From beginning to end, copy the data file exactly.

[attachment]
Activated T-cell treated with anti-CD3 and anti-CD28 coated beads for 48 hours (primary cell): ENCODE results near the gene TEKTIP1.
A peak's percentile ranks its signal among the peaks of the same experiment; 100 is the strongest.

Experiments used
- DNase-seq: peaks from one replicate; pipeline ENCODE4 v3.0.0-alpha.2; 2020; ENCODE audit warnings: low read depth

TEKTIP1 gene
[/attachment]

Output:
Activated T-cell treated with anti-CD3 and anti-CD28 coated beads for 48 hours (primary cell): ENCODE results near the gene TEKTIP1.
A peak's percentile ranks its signal among the peaks of the same experiment; 100 is the strongest.

Experiments used
- DNase-seq: peaks from one replicate; pipeline ENCODE4 v3.0.0-alpha.2; 2020; ENCODE audit warnings: low read depth

TEKTIP1 gene